Samsung A197 Cell Phone User Manual

FDA shares regulatory responsibilities for wireless phones with
the Federal Communications Commission (FCC). All phones that
are sold in the United States must comply with FCC safety
guidelines that limit RF exposure. FCC relies on FDA and other
health agencies for safety questions about wireless phones.
FCC also regulates the base stations that the wireless phone
networks rely upon. While these base stations operate at higher
power than do the wireless phones themselves, the RF
exposures that people get from these base stations are typically
thousands of times lower than those they can get from wireless
Base stations are thus not the primary subject of the safety
questions discussed in this document.
What are the results of the research done already?
The research done thus far has produced conflicting results, and
many studies have suffered from flaws in their research
methods. Animal experiments investigating the effects of radio
frequency energy (RF) exposures characteristic of wireless
phones have yielded conflicting results that often cannot be
repeated in other laboratories. A few animal studies, however,
have suggested that low levels of RF could accelerate the
development of cancer in laboratory animals. However, many of
the studies that showed increased tumor development used
animals that had been genetically engineered or treated with
cancer-causing chemicals so as to be pre-disposed to develop
cancer in absence of RF exposure. Other studies exposed the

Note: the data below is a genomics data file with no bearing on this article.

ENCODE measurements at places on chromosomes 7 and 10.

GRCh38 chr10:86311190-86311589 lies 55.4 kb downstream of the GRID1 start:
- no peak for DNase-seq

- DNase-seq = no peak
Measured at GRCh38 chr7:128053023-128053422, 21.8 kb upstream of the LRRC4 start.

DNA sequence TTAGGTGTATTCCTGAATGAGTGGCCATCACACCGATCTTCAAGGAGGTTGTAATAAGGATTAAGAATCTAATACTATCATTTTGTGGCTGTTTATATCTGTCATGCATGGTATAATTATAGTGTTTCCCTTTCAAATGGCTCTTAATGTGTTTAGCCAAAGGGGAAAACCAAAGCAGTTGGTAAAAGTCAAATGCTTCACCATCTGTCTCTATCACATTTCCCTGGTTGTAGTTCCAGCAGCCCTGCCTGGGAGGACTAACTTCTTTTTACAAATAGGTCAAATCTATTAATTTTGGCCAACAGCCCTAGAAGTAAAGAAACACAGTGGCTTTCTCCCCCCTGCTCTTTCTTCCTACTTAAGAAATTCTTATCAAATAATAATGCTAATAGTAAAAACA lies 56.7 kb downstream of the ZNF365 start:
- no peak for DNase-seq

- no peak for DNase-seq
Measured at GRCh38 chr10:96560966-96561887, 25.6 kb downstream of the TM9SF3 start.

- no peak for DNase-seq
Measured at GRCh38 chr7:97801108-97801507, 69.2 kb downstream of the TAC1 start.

animals to RF for up to 22 hours per day. These conditions are
not similar to the conditions under which people use wireless
phones, so we don't know with certainty what the results of such
studies mean for human health.
Three large epidemiology studies have been published since
December 2000. Between them, the studies investigated any
possible association between the use of wireless phones and
primary brain cancer, glioma, meningioma, or acoustic neuroma,
tumors of the brain or salivary gland, leukemia, or other cancers.
None of the studies demonstrated the existence of any harmful
health effects from wireless phones RF exposures.
However, none of the studies can answer questions about long-
term exposures, since the average period of phone use in these
studies was around three years.
What research is needed to decide whether RF exposure
from wireless phones poses a health risk?
A combination of laboratory studies and epidemiological studies
of people actually using wireless phones would provide some of
the data that are needed. Lifetime animal exposure studies could
be completed in a few years. However, very large numbers of
animals would be needed to provide reliable proof of a cancer
promoting effect if one exists.